Hua Jin
Don’t Look You Will See
June 22 – July 29, 2016

&

Far Out: A glimpse at black & white sculpture, photography, & painting
René Pierre Allain, Keith W. Bentley, Osheen Harruthoonyan, Philip Iverson, and Annie Taylor
June 22 – July 29, 2016

“you must look, and look, and look… until you are blind with looking.  And out of that blindness comes illumination.”1

Hua Jin, Don’t Look You Will See – Birds, 2015, inkjet print, 71.3 x 53.5 inches, edition of 5

Hua Jin, Don’t Look You Will See – Birds, 2015, inkjet print, 71.3 x 53.5 inches, edition of 5

 

Jin’s work is deeply rooted in her personal experiences.  Through photography, video, and installation, Jin explores loss, trauma, and fundamental questions surrounding life and death.  She is interested in a world-view that embraces transience; of time, materiality, and the ultimate emptiness that awaits.  Having experiences that radically altered her perspective and comfort in life, Jin found solace behind the camera.  She began to interpret the world through a filter, the camera lens.  This arrangement allowed the artist to see and feel her surroundings in a way she never had before, with serenity.

That same calmness can be seen in Don’t Look, You Will See.  These large-scale landscapes seduce you with their exquisite detail and envelop you with peaceful tranquility.  The works are an exploration in visual meditation.  Through her studies of Buddhism, Jin sees parallels in her life and work.  The connection is undeniable.  The Buddhist principle of ‘bare’ or ‘naked attention’ is the stripping of previous experience, emotional involvement, and subjective judgment while observing.  There is a disconnect between the act of looking in combination with mental capacity (knowledge and emotion), an act Jin describes as the gap between the physical eyes and the mental eyes.  Paying attention too closely to only the physical or the emotional will inevitably lead to an incomplete experience.

Jin is a visual artist currently based in Montreal.  Originally from China, Jin recently completed her MFA in Photography at Concordia University.  Jin’s work has been exhibited Montreal, Toronto, Vancouver, Chicago, Beijing, and Shanghai.  She is the recipient of numerous awards including the 2012 Emerging Artist Award for the Vancouver Mayor’s Art Awards for Visual Arts, the TOP20 Chinese Contemporary Photographer Award, and the Canon Photography Award for her work featured in the 2012 Emily Carr University of Art and Design Graduate Exhibition where she completed her Bachelor of Fine Arts in Photography.

1. Buddha Mind in Contemporary Art, Nowhere from Here, Jacqueline Baas.

Hua Jin, Double Landscape – Vine #1, 2015, inkjet print, 46 x 70 inches, edition of 5 (left) and Hua Jin, Double Landscape – Vine #2, 2015, inkjet print, 46 x 61 inches, edition of 5 (right)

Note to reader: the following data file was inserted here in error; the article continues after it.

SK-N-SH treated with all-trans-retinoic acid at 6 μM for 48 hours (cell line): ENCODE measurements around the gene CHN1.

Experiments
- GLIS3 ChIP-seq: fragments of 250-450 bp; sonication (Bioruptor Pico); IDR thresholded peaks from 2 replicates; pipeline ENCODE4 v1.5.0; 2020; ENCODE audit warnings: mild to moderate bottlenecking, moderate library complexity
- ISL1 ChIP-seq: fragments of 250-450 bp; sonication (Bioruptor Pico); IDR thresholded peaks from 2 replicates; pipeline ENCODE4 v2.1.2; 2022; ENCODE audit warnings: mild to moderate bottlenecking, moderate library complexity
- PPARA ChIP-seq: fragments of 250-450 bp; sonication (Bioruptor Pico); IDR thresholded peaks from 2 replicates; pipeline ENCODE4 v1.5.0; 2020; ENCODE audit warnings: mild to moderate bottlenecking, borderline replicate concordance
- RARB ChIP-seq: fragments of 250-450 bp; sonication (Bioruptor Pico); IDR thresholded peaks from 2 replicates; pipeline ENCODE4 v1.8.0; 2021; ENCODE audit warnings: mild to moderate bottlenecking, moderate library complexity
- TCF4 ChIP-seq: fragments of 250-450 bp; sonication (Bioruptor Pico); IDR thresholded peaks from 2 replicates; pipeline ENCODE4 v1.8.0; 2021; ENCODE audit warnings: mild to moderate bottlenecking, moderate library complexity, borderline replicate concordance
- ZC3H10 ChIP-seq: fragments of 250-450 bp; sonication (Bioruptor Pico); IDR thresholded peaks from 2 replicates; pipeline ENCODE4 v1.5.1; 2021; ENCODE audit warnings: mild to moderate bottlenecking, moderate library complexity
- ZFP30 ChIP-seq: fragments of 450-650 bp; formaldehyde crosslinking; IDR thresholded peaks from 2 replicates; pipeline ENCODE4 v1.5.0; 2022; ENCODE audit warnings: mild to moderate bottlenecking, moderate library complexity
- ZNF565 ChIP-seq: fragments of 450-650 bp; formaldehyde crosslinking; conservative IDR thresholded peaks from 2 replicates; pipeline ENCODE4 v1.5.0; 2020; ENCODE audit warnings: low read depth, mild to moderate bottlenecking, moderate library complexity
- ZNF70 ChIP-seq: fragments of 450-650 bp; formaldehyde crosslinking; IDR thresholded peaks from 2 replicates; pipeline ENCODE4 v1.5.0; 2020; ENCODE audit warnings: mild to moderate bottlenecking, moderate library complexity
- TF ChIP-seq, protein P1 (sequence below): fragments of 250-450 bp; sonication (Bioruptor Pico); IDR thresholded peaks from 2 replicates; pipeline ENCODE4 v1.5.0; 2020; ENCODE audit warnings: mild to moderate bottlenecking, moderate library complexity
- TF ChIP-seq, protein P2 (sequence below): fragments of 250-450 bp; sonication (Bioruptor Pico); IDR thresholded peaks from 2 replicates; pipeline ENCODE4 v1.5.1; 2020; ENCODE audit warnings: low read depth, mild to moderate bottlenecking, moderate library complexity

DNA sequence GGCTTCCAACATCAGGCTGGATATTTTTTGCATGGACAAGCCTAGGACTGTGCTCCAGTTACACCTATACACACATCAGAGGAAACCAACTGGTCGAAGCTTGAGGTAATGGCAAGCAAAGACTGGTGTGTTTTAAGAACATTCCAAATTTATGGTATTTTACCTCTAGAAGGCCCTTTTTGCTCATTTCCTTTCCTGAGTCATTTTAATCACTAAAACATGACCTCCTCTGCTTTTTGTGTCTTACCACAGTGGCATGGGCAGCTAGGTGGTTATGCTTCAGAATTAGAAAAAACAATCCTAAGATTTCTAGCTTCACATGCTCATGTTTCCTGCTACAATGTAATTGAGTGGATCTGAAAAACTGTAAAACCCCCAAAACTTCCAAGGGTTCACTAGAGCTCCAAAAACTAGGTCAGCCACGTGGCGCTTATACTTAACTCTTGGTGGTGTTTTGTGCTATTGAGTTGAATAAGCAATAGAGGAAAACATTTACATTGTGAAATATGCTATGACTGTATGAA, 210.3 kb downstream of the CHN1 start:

Hua Jin, Double Landscape – Vine #1, 2015, inkjet print, 46 x 70 inches, edition of 5 (left) and Hua Jin, Double Landscape – Vine #2, 2015, inkjet print, 46 x 61 inches, edition of 5 (right)

Far Out: A glimpse at black & white sculpture, photography, & painting
René Pierre Allain, Keith W. Bentley, Osheen Harruthoonyan, Philip Iverson, and Annie Taylor
June 22 – July 29, 2016

Keith W. Bentley, Untitled (Second Attempt), 2014, resin figure, wood, paint, and plastic bristles, 33 x 13 x 9 inches

Keith W. Bentley, Untitled (Second Attempt), 2014, resin figure, wood, paint, and plastic bristles,
33 x 13 x 9 inches

Lonsdale Gallery presents Far Out: A glimpse at black & white sculpture, photography & painting featuring work by René Pierre Allain, Keith W. Bentley, Osheen Harruthoonyan, Philip Iverson, and Annie Taylor.  The exhibition will be on view until Friday, July 29, 2016 in the Main Gallery.

This group show is a selection of artists working in different mediums and processes whose work is united through their use of the monochromatic palette of black and white.  Black and white printing processes, films, photography, paintings, drawings, and sculptures have a rich history in art.  Historically, colour printing and pigments were expensive and often times unrealistic depictions of the subject which resulted in a preference for black and white due to its true-to-life visualization of the world.

René Pierre Allain’s work is a hybrid of sculpture and painting.  Evident in the hard edge of the steel coupled with delicate hand painted surfaces, Allain uses this binary relationship to investigate disjuncture.

Keith W. Bentley’s work is shaped by his personal dialogue with religion, sexuality, and the cannon of art.  By altering found sculptures, Bentley questions the messages behind the original.  Bold chiaroscuros are made strange, figures are dissected and pieced back together with hinges and other everyday objects.  The once pristine surfaces are given new life through hyper-saturated colour and obfuscation.

Philip Iverson’s work, informed by expressionism, focuses on the exaggerated and distorted figure to reveal inner attitudes, emotions, desires and frustrations.

Osheen Harruthoonyan is an experimental photographer working exclusively in traditional wet darkroom.  Drawing on his rich experiences of growing up in Iran, Greece, and Canada, Harruthoonyan utilizes a multi-faceted approach towards his investigations of memory, history, and time.

Annie Taylor is an image-based artist working primarily in photography and video. Through an exploratory artistic practice informed by art history and earth sciences, she investigates the changing relationship between human beings and nature.

Osheen Harruthoonyan, Heart Beats, 2010, sepia, selenium, gold toned gelatin silver print, 45 x 37.5 inches (framed)

Osheen Harruthoonyan, Heartbeats, 2010, sepia, selenium, gold toned gelatin silver print, 45 x 37.5 inches (framed)